xoxo Kay

  10. Ann, that scarf is too faboo. Your stitches are so lovely and perfect. Rilly.
    Kay: go orange. Go gates!

  11. Ann, i used to live in Norfolk. And that is really still home. Hope you had a good trip to visit your family. I like the scarf.

  12. Moi? Crazy? Woman, I have a photo of you and the blogphone and I’m not afraid to use it!
    I love your story of watching “Generation of Swine” come in via fax. I like to think it was his energy that made the machine go nuts. So sad.

  13. Ann – that scarf is loverly! It makes me want to knit scarves (and few things do). Tres chic!

  14. I love the scarf! What pattern and what size needles did you use?

  15. I’m getting a similar tubing effect on a scarf-size Clapotis I’m working on right now, and am hoping that a good blocking will get it to turn out as lovely as your scarf. May your gorgeous Koigu scarf be a role model to all unwantedly-tuby scarves everywhere!

  16. Ann & Kay
    If you want to listen about quilts, go to the link below, then under “A” got to Art of Gee’s Bend
    http://www.bbc.co.uk/radio4/progs/listenagain.shtml
    Jo
    xxx

  17. Newbie question – what are you blocking that on? It looks like a rubber mat for cutting fabric but I could be wrong. I haven’t found anything I like to pin my stuff too.
    Thanks

  18. Hi Carey!
    http://www.yarn-store.com/blocking-supplies.html
    This is the REAL DEAL blocking board. I love this thing. I’d been using a giant cardboard box covered in 1/4″ gingham squares, and it was the pits. This one means that you never need to use a measuring tape–the inches are printed on the board–and it’s super sturdy. Pricey, but if you’re a blocking hound like me, it’s pure heaven.

  19. My that Koigu did lovely things for you in the pooling department! I love knitting with it because you never quite know what it will decide it wants to do for you.
    I’d have blocked the bejeezus out of it too. Thickish stockinette tubes are hard to wear around the neck, as I found out with Clapotis!

  20. I’m still feeling sad about Hunter S. For some reason I feel worse about writers who kill themselves, like Spaulding Gray, than I do about other individuals. They are all very sad situations, but nevertheless, I feel I know the writers better, perhaps, from reading their work, and then, too, they’re fulfilling that destiny that befalls too many authors. Somehow they’ve reduced themselves to a mere statistic now, and it’s such a waste. Sigh.
    Hunter S. will be missed for sure. What a character.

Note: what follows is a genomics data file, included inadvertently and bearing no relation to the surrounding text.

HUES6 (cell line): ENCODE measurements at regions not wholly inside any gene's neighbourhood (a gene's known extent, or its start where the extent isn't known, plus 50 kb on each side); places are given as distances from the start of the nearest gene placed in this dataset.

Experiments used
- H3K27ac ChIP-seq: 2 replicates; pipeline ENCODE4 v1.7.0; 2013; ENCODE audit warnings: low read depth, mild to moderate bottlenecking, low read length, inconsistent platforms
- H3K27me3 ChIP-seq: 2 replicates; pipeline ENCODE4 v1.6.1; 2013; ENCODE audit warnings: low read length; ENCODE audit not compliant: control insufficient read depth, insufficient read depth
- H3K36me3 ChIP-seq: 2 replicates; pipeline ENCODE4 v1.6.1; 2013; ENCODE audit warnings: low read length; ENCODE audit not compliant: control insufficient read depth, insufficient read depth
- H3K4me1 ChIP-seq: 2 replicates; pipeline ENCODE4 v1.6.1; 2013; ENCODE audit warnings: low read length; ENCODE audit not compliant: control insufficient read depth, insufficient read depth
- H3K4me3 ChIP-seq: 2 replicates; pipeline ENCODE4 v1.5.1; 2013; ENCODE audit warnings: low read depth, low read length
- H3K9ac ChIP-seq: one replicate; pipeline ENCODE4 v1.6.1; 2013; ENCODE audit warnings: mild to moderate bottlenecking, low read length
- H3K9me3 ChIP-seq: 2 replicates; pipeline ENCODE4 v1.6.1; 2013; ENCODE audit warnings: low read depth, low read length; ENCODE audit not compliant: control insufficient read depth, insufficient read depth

21. Ann, my hubby is a HUGE HST fan, and I thank you for recounting your tale of the fax machine. My guy was very sad at the lack of interest in the passing of Thompson, and your little gem made him smile.
    For Kay, http://www.smilinggoat.com/crackers.html
    Hee-hee!

  22. Okay, maybe I’m just slow, but HOW ON EARTH do you get that pattern in Ann Budd’s book to work? Whenever I try to do it, I get hung up on row 13, where my eyelets won’t line up and the purled section jumps two stitches over instead of one. It looks like they’ll line up on the chart, but it doesn’t on the fabric! Never mind ending row 1 with a yo…
    Thanks for even reading the rant, and even more thanks if you can help me figure out what I’m doing wrong.

  23. Oh, Brynne, I KNOW. I would have written about the CHALLENGE OF THE EDGES except it was so tedious that I thought nobody would bear to hear it.
    Let’s see.
    The yarnover at the end of the row indeed is the most confounding instruction. I have no idea how to do that. It may be that Ms. Budd figured people would be adding a garter stitch border or something so that the yo wouldn’t just hang there. I couldn’t get it to behave, so I fudged it by doing a backward loop cast on of one stitch, so that on the next row I could purl it and keep the pattern going.
    I don’t have the scarf anymore to see what exactly the hell I did. I gave it to my friend Frannie who mercifully isn’t obsessed with knitting and didn’t comment on the weird edges.
    But casting on that stitch at the end of the row preserved the stitch count so that I didn’t endlessly decrease anymore. My basic advice: keep a close eye on your stitch count until you’re confident that it’s consistent from row to row.
    As for row 13, the k2tog at the end of the row was also no good–I just knitted those two last stitches in order to preserve the stitch count. Otherwise, you end up a stitch short.
    Does this make sense? I’m getting delirious.